August’s Industry round-ups
In August, the news focused on how universities are preparing to welcome students back to campus, as well as controversy in the UK around exam results determined by an algorithm and how this might impact universities and the “covid generation” long term.
Feature: How will the A-level U-turn affect UK university admissions?
The Guardian, 19 August
This article explores the impact the A-Level U-turn will have on UK universities and considers the impact on social mobility as poorer and more disadvantaged groups have suffered twice-over during this crisis, first by being awarded downgraded exam results, then again by potentially missing out on oversubscribed courses that they now have the grades for. It concludes that there needs to be a formal review of what has gone wrong to avoid it happening again.
Opinion: 2020 shows us that high-stakes exams have a lot to answer for
WONKHE, 19 August
This opinion piece argues this year has shown that traditional high-stakes exams are out of date, risky and inadequate forms of assessment. It states that the reliance on teacher predictions in a pre-qualification application system has been known for a very long time to be a weak basis for offer-making, not because teachers are unreliable, but because there is already mystification in the examination system: grade boundaries move, standardisation happens each year, and young people do not make linear progress through their learning. Instead, it argues that educational continuity and learning are what matter most – not the normative sorting of learners into rank order. It claims that if one good thing were to emerge from the distressing chaos it would be a renewed focus on the learner and on learning, as opposed to testing.
Opinion: Opening up campuses is harder than closing them
THE, 18 August
In this article Neil Quigley, vice-chancellor of the University of Waikato, New Zealand, talks about the experience of reopening campus and the challenges they have encountered. He reflects that despite the difficulties, “the pandemic has hastened positive change by forcing us to rethink the student experience in light of the new options that technology gives us to promote quality teaching, learning and assessment.” He concludes that “the cohesiveness of the university community has also been enhanced by the shared response to adversity. But unless we can safely reopen our borders to international students, more challenging changes are going to be forced on vice-chancellors very soon.”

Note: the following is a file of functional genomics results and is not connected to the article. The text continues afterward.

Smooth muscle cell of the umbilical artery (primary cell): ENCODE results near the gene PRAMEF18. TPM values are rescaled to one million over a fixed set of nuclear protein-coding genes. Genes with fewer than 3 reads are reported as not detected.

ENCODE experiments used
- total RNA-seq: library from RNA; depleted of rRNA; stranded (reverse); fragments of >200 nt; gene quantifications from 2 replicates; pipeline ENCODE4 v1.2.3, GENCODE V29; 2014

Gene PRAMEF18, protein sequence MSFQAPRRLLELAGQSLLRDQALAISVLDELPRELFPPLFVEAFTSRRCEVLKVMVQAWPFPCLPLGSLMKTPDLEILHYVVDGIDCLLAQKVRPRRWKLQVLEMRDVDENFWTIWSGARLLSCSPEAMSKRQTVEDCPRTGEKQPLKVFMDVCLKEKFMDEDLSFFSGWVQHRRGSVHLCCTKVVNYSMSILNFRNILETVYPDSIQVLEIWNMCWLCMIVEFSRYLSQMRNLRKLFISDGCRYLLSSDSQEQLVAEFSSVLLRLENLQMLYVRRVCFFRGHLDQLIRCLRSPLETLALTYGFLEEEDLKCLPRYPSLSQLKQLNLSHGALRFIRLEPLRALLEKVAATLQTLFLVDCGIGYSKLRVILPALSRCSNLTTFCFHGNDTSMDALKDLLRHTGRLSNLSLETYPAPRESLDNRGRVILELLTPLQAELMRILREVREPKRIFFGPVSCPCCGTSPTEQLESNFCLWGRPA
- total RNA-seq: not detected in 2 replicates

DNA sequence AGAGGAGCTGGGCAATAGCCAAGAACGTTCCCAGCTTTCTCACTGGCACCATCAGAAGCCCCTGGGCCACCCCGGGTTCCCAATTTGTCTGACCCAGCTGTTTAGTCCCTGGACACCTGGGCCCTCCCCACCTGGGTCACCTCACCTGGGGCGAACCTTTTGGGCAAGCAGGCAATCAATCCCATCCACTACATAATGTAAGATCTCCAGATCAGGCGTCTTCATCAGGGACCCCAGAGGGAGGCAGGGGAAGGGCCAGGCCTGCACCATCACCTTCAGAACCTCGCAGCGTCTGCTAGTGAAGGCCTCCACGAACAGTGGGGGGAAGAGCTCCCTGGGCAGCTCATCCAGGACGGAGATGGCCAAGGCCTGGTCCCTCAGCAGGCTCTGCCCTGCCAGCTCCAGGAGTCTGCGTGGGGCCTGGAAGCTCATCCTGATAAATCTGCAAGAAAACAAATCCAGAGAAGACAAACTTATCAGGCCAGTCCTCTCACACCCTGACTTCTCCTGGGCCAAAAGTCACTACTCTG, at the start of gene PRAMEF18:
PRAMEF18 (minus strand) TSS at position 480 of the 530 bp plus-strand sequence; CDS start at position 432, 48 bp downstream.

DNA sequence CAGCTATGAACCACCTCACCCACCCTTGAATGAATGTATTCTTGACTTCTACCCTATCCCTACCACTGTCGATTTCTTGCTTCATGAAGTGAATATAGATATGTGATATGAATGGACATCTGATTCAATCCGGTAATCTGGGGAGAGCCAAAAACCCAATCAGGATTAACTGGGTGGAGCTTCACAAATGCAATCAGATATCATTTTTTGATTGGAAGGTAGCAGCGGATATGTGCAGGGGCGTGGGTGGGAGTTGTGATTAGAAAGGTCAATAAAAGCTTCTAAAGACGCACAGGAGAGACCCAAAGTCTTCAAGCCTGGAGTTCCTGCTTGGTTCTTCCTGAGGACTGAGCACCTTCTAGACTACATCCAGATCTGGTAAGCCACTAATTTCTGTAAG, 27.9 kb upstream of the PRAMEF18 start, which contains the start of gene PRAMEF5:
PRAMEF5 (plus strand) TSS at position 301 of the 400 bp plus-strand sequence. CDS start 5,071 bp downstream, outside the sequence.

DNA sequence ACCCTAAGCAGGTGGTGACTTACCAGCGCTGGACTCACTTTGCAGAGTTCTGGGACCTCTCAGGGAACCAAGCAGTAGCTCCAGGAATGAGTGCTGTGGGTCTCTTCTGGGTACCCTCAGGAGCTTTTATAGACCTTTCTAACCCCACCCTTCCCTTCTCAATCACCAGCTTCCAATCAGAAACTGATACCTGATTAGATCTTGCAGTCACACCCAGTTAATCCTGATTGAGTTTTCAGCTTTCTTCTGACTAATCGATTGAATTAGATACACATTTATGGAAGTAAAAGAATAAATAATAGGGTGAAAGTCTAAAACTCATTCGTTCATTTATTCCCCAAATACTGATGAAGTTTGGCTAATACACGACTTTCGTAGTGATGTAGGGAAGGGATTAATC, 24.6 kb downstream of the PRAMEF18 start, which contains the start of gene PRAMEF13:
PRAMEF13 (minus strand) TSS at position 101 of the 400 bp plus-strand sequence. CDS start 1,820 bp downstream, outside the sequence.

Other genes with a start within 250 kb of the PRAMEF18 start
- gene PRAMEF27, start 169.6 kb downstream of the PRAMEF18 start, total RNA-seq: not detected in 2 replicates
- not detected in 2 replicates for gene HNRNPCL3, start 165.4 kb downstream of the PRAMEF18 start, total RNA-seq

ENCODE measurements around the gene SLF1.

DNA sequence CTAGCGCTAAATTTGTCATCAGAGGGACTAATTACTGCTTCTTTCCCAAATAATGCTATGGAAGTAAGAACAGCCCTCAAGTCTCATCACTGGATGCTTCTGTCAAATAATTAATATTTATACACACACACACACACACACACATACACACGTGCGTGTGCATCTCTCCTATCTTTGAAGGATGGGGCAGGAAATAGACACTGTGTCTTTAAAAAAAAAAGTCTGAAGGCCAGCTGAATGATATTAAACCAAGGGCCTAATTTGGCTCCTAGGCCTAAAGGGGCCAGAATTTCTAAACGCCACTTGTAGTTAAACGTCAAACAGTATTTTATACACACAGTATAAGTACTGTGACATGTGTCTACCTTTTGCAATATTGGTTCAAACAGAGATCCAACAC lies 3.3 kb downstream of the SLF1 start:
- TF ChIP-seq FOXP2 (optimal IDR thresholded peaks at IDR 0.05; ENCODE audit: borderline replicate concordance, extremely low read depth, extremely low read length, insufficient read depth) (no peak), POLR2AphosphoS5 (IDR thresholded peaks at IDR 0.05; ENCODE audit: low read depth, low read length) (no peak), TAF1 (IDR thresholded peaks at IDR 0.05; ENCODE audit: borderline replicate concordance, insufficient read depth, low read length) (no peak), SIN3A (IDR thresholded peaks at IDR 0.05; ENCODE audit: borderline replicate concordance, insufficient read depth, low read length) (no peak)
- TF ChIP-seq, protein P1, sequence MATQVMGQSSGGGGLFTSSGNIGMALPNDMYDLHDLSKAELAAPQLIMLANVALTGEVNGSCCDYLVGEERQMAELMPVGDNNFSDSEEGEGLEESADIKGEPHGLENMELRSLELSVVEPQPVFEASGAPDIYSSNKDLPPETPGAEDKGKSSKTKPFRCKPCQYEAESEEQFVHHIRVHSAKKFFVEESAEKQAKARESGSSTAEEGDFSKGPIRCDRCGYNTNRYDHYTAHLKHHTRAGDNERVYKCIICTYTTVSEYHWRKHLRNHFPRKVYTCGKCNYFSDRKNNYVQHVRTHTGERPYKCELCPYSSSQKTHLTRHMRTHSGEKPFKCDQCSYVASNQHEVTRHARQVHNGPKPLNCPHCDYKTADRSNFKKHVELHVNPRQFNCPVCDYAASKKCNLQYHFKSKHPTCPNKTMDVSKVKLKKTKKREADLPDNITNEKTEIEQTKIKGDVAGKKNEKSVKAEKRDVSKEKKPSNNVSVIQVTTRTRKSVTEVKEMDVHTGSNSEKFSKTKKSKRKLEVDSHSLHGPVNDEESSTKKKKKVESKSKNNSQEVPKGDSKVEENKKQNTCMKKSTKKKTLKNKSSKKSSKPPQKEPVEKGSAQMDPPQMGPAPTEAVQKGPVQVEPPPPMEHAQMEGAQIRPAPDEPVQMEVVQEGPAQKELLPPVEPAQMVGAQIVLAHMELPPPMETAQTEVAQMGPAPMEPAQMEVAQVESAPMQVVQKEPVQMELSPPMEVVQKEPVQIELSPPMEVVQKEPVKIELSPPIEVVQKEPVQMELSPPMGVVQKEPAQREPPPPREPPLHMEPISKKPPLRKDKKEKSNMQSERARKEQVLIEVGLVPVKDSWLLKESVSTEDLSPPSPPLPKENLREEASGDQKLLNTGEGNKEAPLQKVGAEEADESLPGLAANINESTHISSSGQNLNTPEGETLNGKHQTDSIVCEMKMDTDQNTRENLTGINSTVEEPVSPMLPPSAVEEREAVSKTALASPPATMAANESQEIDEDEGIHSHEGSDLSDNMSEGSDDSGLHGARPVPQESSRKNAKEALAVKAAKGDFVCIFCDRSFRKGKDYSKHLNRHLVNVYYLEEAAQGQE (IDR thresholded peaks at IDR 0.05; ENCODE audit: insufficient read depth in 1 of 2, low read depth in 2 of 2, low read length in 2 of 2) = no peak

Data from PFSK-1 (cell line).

New research: Most US colleges will adopt a hybrid learning model for fall 2020
ICEF Monitor, 5 August
A new survey conducted by the Institute of International Education (IIE) indicates that most students enrolled at US colleges and universities this fall will be learning according to a hybrid model. Only 5% of reporting institutions said they plan to offer exclusively in-person learning this fall, representing a sea-change in the way students were learning in the US compared to September 2019. In fact, 92% of institutions said that their instructional plan for fall 2020 is completely new, different than anything they’ve ever done before.
New research: The Global Learner Survey 2020
Pearson, 10 August
This week Pearson released its second annual Global Learner Survey, capturing the voices of over 7,000 people worldwide from seven countries. The research found that 88% of people globally believe online learning will be part of the higher education experience moving forward and 78% believe online learning will give people more access to a quality education. Additionally, 88% say people will need to take more responsibility for directing their own learning or upskilling for their job. At the same time, 77% agree reopening universities is vital to the economy, but 87% agree that colleges and universities need to adapt faster to the needs of today’s students.
New research: A global perspective on teaching in the pandemic age
Education Technology, 12 August
According to the Kahoot! EDU Survey for the Back to School Season 2020, nine out of 10 educators claimed that they had learned something positive from having to adapt to teaching remotely. Over 75% felt that the same could be said for their pupils. 85% of teachers said that they had changed their methods to better support diversity and inclusion, with almost half having tailored instruction to meet students’ individual learning needs. Additionally, 22% of educators said that remote learning had increased their motivation to teach.
Editorial reporting: Major US research universities to share courses online
THE, 5 August
At least seven major US research universities have agreed to share some undergraduate courses, marking another cost-cutting reform accelerated by the coronavirus pandemic. The agreement will let students at the participating universities take one online course per semester from a partner institution at no extra cost. The initiative will join students as far apart as Rutgers, the State University of New Jersey, and the University of Nebraska, more than 1,200 miles to the west. Other initial participants – known collectively as members of the Big Ten sports conference – are the University of Maryland, Michigan State University, Ohio State University and Pennsylvania State University.